I am a bit confused about your message. Are you suggesting that it would be a good idea for us to invade Angola? IMHO, the conditions are much different than in Serbia. The folks in Angola have not much more to lose and bombing such a country would not result in capitulation. For bombing alone to be effective, you must have a large middle class with lots of investment. Such is not the case in Angola. Ground forces would be required and many young Americans would die.

Or are you saying that that because we cannot help in Angola, we should not have helped in Serbia? This position also seems untenable, because the argument could be made for almost any action we might undertake as a country. If we cannot do it perfectly, everytime, to everyone, and forever... then we should never do it.

Did you mean to imply one of these two things, or did you mean something else entirely? Perhaps you actually meant to imply one of these things, but have a better reason than came to me?


-- Uhmm.. (jfcp81a@prodigy.com), July 16, 1999.

If the corporations see a return on their investment, our boys will be sent there. Kosovo was about the mineral mines in Trepca. We are living in a corporate-police state and Kosovo was a corporate takeover with violence. Wake up.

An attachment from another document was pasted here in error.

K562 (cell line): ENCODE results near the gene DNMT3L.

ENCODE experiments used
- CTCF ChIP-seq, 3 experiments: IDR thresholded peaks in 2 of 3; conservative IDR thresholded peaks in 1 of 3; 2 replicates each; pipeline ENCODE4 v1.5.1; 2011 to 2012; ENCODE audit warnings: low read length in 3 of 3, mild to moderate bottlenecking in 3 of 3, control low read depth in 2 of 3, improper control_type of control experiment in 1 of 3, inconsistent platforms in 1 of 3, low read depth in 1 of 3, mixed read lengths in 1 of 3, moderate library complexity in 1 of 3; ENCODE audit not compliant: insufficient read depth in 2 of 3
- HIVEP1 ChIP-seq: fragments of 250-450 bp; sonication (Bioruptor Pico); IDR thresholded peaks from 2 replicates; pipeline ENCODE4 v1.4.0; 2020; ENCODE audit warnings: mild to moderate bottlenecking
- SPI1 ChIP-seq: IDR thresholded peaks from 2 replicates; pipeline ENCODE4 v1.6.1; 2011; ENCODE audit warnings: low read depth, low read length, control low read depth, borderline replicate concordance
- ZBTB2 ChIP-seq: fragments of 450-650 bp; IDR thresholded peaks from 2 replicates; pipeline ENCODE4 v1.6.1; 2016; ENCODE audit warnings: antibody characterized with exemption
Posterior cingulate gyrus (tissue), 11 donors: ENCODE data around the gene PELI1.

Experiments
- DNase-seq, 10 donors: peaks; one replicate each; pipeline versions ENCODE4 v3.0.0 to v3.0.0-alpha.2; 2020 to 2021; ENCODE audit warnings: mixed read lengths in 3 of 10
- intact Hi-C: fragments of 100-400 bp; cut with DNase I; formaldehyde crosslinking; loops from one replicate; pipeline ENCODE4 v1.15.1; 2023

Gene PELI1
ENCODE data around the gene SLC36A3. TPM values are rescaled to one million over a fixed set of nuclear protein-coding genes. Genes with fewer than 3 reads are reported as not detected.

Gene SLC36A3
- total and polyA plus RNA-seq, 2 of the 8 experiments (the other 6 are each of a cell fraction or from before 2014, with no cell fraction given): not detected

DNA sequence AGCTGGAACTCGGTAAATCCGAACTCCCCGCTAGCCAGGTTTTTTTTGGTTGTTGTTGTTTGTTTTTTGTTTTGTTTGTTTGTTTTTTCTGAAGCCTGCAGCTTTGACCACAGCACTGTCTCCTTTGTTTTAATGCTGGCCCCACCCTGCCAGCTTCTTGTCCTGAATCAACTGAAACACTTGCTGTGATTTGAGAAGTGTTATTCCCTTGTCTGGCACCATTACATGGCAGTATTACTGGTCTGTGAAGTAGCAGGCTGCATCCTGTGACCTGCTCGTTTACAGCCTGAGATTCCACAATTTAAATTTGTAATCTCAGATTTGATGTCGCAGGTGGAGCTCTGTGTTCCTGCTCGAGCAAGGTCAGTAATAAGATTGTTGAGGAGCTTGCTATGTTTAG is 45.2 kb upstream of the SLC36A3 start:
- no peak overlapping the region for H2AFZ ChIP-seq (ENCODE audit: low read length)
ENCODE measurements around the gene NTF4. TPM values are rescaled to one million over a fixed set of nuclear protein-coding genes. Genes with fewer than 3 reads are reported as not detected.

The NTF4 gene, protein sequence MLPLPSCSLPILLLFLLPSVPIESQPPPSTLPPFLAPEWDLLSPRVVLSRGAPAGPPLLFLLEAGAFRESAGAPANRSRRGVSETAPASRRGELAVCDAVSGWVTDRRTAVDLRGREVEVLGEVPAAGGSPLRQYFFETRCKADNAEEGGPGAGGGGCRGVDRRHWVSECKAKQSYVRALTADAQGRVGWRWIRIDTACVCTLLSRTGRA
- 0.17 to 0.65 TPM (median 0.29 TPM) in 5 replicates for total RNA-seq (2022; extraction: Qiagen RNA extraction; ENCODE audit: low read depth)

-- KoFE (your@town.USA), July 16, 1999.

Or are you saying that that because we cannot help in Angola, we should not have helped in Serbia? This position also seems untenable, because the argument could be made for almost any action we might undertake as a country. If we cannot do it perfectly, everytime, to everyone, and forever... then we should never do it.



Whether we should do it or not is another matter, the point is we can never use the reason of human rights for doing it. No group is more valuable than another. Many of us see this contradiction for what it is, political expedience in lieu of the truth.

Many of us also don't appreciate being lied to so blatantly, it is rather an insult to our intelligence, don't you know.

-- Will Huett (willhuett@usa.net), July 16, 1999.

When populations exceed the available resources this is the inevitable result...human beings behave like animals. USA Today had a blurb today...humans on Earth now exceed 6 billion. When I was born world population was 2.3 billion. Does anyone see a rosy future in this life? Its time for us all to find the higher powers inside.

-- Sand (smueller@azalea.net), July 16, 1999.


The real point is... no one group is more valuable than another.


I was hoping to get away with a neutral stance and just argue about form. You and Sand actually contributed quite elegant thoughts, though. In fact, rather than replying, I must think more carefully about these issues. Just barely Y2K, but quite nice anyway.